Beginning farmers start small. USDA data shows that 96% of farms run by farmers with 10 years or less experience have annual gross revenues less than 250,000. The average achieve net income to US farms is 10% of sales, and so is less than 25,000 for almost all beginning farms. Beginning farmers face many challenges: They are less likely than established farms to inherit land or buy it from a relative; less likely to receive government payments; and more likely to have difficulty obtaining credit and financing land purchases. And now the federal Food and Drug Administration (FDA) is piling on new challenges in the form of its proposed regulations implementing the Food Safety Modernization Act (FSMA).
According to the FDA, the average annual cost to comply with FSMA’s produce safety rules for farms grossing less than 250,000 per year will be 6% of revenue. Do the math, and then ask yourself why anyone would choose to start farming—to endure 12+ hour days, have an extra job off the farm, face crop loss risk—when the federal government is promising to take more than half the profits. It may be the understatement of the year when FDA, in an economic impact analysis, says that “the rate of entry of very small and small [farm] businesses will decrease” as a result of the produce rules.
Just as overwhelming is the companion proposed rule on fresh produce handling and other food processing. This rule treats local food hubs the same as 499-employee manufacturing plants, with disproportionate requirements for record-keeping and sanitization. Even though firms with 20 or fewer employees produce just 4% of the processed food sold in the US, those size firms with bear 73% of the cost of implementing FSMA’s preventive controls, according to FDA’s own analysis.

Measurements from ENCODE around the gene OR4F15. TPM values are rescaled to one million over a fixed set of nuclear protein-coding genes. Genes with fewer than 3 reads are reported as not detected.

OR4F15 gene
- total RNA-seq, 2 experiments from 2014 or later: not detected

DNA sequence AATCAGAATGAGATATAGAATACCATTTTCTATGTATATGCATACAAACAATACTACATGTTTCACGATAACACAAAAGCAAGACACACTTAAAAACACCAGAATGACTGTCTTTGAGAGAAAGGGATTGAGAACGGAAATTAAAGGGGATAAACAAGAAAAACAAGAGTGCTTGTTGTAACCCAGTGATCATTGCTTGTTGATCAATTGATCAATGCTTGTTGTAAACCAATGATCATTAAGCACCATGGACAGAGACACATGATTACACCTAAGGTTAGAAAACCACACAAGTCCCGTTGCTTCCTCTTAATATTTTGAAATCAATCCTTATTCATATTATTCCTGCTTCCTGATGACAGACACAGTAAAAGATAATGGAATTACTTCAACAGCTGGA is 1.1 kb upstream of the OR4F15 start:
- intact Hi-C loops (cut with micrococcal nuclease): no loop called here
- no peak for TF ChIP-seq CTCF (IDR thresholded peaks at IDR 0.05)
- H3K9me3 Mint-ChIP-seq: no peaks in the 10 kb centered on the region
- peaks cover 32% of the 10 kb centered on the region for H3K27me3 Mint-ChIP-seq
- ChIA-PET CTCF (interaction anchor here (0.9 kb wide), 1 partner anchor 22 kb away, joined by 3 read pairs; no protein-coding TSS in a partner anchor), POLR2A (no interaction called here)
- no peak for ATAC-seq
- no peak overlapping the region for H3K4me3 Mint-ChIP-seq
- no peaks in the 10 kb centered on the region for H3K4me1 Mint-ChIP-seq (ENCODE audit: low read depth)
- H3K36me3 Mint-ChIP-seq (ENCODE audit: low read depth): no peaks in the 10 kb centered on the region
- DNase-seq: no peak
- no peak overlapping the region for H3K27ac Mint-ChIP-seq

In other words, the food hub movement will also be shut down by FSMA, cutting off a critical market channel that allows farmers to scale-up while retaining a significant share of the value of their crops. And beginning farmers are especially vulnerable to the loss of this sales outlet.
Other hazards in the rule–
- if you apply raw manure to a field, you’ll have to wait 9 months before harvesting any crops from that field.
- if you irrigate with surface waters, you’ll have to test that water once per week, or treat it with chemicals.
- if you grow crops in a hoophouse, you’ll have to keep the floors clean!
- if you are a food hub and you put labels on bags of raw produce, you are a ‘manufacturing’ facility.
We are not the only ones concerned about all this. Former USDA Deputy Secretary Kathleen Merrigan, a champion of local food and organic farming, stated in a recent speech that the FSMA rules have the potential to “destroy some operations.”
If we are to change this dangerous trajectory, we have to speak out. Food safety crusaders are running a well-funded campaign to clamor for even more stringent rules, despite the devastating impacts it will have on producers of healthy local foods. The deadline for comments on the rules is Sept. 16, so we’ve got just three months to make our voices heard.
TAKE ACTION - Comment on the FDA Proposed Rules Today
Together, we can prevent this train wreck, and ensure that local, organic agriculture—and beginning farmers—can continue to grow and thrive, and feed our nation healthier, better food.